Safety officer John Willie Dedeaux gives directions as he heads out to make sure everyone is in place during a tornado drill at Pass Christian Elementary and Middle Schools. Students are lined up in stairwells and hallways, crouched down, hands covering their heads.
Dedeaux says these drills are vital.
"The importance of them is making sure the teachers and kids go where they are supposed to go if something does happen, and myself and principals know where to go to check on people," he says. "We're always stressing the safety and when we do our drills, that we're doing them right."
This morning at 9:15 a.m, the National Weather Service will also hold a tornado drill, during its routine weekly test on NOAA weather radios. Steve Wilkinson is warning coordination meteorologist for the National Weather Service in Jackson.
"You don't want to be making the decision of where to go and what to do when something's bearing down on you," he says. "This time of year is leading up to a secondary tornado season, so what we encourage people to do is to have a drill and know exactly what you would do."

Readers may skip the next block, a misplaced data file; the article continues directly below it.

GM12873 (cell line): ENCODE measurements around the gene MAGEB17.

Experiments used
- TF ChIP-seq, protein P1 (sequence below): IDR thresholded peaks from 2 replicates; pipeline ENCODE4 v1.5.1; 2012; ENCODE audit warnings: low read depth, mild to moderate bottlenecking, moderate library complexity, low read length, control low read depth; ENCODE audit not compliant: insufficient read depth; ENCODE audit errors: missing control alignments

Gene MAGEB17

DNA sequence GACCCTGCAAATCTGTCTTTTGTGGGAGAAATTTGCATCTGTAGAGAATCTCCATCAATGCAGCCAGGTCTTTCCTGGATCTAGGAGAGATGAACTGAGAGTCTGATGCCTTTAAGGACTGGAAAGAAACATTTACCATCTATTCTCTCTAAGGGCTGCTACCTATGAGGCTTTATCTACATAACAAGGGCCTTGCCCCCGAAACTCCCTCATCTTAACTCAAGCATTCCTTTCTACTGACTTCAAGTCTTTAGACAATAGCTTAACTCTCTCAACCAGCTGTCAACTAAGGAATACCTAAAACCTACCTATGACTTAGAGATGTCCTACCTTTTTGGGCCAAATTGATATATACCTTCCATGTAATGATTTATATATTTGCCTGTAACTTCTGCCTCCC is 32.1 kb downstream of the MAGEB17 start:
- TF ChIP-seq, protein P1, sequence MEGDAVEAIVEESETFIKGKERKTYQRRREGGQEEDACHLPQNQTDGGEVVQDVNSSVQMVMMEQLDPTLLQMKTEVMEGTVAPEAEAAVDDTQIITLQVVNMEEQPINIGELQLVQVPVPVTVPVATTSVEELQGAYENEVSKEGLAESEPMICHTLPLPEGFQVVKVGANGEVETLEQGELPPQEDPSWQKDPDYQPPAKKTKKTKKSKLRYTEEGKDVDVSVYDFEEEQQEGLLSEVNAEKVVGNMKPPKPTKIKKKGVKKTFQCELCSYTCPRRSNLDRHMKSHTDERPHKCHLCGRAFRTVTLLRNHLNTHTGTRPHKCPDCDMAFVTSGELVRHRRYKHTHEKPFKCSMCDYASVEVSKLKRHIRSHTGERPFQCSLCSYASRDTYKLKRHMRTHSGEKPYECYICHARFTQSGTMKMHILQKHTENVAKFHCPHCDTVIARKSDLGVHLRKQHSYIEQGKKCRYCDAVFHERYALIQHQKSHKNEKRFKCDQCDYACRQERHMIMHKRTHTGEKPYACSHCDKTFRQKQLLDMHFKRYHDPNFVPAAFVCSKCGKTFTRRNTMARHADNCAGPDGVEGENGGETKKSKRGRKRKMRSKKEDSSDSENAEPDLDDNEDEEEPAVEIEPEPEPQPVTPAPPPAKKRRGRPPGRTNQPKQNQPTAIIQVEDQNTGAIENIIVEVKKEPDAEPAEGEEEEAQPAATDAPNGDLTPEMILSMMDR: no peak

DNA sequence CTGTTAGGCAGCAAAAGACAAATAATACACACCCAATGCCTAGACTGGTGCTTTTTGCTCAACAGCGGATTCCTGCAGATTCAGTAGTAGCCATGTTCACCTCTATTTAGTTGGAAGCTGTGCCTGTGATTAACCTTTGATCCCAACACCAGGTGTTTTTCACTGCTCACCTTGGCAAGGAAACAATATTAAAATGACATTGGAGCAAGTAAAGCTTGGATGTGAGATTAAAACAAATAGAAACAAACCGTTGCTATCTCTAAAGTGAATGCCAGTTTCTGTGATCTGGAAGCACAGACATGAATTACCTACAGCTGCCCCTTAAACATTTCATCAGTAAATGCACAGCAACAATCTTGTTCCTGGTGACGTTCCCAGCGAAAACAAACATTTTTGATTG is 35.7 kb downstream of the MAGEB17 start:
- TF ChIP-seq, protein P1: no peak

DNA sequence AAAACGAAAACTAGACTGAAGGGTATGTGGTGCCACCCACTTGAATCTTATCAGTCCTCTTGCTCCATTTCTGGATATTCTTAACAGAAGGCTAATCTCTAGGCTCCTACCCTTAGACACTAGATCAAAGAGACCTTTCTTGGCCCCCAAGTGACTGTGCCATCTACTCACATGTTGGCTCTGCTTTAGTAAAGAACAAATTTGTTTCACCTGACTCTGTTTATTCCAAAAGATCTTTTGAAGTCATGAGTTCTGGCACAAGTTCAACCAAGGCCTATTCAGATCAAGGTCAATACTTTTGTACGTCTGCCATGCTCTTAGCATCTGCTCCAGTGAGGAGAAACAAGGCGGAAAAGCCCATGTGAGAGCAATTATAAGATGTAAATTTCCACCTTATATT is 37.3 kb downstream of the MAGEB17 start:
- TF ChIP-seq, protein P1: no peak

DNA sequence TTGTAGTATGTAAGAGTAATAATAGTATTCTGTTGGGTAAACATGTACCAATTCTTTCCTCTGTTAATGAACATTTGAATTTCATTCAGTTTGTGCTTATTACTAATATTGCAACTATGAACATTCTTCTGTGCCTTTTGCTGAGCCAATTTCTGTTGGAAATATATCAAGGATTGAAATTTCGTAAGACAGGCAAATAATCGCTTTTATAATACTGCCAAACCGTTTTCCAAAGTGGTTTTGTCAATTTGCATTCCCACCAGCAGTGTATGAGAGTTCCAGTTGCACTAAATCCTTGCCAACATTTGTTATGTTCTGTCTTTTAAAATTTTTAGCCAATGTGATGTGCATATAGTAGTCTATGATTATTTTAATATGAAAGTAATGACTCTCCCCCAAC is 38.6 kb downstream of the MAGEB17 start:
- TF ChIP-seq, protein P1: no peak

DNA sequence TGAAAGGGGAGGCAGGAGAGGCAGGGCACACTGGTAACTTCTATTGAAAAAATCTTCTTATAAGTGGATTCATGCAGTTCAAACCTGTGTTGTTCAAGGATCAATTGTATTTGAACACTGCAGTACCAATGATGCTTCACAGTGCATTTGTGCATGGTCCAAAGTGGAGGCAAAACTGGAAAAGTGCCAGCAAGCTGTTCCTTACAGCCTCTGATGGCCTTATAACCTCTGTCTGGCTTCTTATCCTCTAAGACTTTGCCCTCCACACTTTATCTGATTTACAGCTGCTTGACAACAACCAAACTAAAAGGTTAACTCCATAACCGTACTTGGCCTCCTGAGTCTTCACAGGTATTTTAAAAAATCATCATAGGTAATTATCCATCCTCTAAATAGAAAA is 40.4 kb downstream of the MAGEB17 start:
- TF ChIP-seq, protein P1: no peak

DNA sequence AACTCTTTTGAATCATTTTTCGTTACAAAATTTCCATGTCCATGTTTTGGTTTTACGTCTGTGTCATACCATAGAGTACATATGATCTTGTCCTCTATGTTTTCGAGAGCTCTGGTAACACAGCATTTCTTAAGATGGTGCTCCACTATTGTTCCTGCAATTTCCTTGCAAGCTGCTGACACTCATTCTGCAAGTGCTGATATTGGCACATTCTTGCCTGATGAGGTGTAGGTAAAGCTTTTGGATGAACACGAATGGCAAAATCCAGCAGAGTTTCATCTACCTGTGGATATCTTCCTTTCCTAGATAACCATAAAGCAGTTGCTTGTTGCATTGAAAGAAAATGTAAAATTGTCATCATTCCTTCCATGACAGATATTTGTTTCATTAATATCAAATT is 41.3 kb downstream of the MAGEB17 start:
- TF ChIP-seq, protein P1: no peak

April is the busiest month for tornadoes in Mississippi, but November and March are second busiest. In fact, the drill may be good preparation for as early as tomorrow.
"We have at least some risk of severe storms and weather on Thursday," Wilkinson says. "So coming right after the drill, there will be some chance of severe weather, possibly in the form of a tornado or two. So it's an immediate risk, coming right after the drill."
The National Weather Service also encourages residents to get NOAA weather radios, which automatically turn on at night during emergencies. Eighty percent of November tornadoes have occurred at night.